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Updated 11:29 AM EDT, Tue, Jun 16, 2020

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Research Reveals the Diverse Shapes and Sizes of Early Humans

human fossils

(Photo : Jay Stock/Cambridge University) A cast of the 'Nariokotome Boy' (Homo ergaster) skeleton

A new study discovered that our ancestors came in different shapes and sizes as early almost two million years ago.

It's the first study to compare the body size of early humans that lived between 1.5 million and 2.5 million years ago.

Researchers from the Universities of Cambridge and Tubingen (Germany) have developed a method of calculating the height and body mass of early humans by using tiny fossil fragments. The team focused on three species known to have lived in Africa between 1.5 million years and 2.5 million years ago: Homo habilis, Homo rudolfensis and Homo ergaster (the working man).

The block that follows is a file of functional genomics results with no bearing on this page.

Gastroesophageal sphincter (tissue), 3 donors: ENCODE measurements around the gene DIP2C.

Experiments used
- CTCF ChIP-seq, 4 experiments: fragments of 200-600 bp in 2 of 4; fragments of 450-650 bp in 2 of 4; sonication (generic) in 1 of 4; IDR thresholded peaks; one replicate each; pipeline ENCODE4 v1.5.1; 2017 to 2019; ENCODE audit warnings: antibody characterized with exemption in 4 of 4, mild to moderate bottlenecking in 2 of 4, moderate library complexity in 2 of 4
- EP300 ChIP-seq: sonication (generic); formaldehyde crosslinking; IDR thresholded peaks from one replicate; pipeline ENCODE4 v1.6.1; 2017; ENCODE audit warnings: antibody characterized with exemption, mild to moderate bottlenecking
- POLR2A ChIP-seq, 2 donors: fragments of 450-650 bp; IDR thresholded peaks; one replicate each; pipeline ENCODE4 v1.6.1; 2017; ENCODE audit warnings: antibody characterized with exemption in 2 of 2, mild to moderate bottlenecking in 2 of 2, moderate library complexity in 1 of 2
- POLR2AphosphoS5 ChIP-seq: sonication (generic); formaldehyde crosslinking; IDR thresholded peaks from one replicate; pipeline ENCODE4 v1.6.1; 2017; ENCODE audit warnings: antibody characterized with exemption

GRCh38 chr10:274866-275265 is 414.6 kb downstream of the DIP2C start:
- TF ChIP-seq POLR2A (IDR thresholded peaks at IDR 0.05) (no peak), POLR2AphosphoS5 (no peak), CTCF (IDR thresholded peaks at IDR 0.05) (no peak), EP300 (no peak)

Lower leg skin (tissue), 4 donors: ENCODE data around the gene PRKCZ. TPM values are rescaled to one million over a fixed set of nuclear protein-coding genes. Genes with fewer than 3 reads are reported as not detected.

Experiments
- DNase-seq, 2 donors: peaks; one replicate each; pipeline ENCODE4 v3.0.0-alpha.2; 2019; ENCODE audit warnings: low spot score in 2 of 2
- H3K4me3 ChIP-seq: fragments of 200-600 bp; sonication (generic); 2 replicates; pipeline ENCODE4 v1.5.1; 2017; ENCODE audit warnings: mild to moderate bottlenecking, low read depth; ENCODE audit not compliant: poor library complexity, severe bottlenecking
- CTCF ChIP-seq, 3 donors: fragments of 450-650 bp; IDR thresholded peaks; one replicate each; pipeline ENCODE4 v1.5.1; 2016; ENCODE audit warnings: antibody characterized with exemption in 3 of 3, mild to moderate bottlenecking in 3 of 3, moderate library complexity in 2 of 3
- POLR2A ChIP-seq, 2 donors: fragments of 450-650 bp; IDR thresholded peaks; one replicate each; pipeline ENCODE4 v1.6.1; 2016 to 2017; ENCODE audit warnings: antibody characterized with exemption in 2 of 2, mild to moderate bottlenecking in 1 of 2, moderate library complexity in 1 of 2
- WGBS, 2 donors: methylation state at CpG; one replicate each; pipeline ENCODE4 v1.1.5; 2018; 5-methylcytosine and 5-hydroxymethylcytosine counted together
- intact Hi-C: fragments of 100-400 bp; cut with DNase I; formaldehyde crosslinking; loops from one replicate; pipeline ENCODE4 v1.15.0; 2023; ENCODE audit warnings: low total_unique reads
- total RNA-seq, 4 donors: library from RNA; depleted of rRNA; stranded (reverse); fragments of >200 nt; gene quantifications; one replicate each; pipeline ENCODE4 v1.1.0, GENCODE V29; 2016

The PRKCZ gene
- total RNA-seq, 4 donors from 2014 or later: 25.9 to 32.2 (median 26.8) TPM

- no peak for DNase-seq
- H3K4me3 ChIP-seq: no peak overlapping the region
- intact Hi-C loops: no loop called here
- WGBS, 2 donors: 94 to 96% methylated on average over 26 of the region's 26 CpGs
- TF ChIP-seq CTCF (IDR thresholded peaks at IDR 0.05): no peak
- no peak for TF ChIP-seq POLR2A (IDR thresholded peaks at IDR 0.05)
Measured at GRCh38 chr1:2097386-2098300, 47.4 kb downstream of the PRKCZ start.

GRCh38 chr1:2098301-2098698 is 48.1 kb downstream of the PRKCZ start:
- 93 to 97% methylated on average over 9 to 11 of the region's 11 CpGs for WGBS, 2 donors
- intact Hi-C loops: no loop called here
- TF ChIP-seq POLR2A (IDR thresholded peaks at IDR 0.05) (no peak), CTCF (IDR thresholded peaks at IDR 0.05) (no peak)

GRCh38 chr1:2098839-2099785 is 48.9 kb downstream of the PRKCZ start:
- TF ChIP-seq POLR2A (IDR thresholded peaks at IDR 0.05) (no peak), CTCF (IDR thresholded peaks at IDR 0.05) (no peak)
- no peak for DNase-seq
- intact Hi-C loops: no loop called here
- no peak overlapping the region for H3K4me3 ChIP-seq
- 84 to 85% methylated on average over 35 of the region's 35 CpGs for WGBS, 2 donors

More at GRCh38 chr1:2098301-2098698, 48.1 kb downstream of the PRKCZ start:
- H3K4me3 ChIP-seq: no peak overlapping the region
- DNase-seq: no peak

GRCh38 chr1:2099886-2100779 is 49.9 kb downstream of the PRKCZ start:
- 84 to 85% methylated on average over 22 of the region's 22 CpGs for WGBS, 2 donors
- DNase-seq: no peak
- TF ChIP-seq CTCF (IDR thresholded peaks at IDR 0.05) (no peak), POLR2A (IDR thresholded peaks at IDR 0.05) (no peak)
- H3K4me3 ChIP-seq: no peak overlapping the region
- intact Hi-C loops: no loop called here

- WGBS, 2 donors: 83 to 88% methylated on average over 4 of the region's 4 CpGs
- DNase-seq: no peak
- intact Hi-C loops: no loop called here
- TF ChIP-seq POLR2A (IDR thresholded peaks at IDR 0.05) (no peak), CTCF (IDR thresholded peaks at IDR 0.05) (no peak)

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"What we're seeing is perhaps the beginning of a unique characteristic of our own species - the origins of diversity," said co-author Jay Stock, a human evolution expert from the University of Cambridge.

If people were about to ask if modern humans are 6 foot tall and 70 kg (150 pounds), new research can that some are but a lot of them aren't. New research suggests that diversification happened really early in human evolution

The variations also appears to be regional. For instance, early humans that lived in South African caves stood 4' 8" tall while those from Kenya's Koobi For were 6 feet tall.

"Basically every textbook on human evolution gives the perspective that one lineage of humans evolved larger bodies before spreading beyond Africa. But the evidence for this story about our origins and the dispersal out of Africa just no longer really fits," Stock said.

The recent study was appeared in the Journal of Human Evolution.

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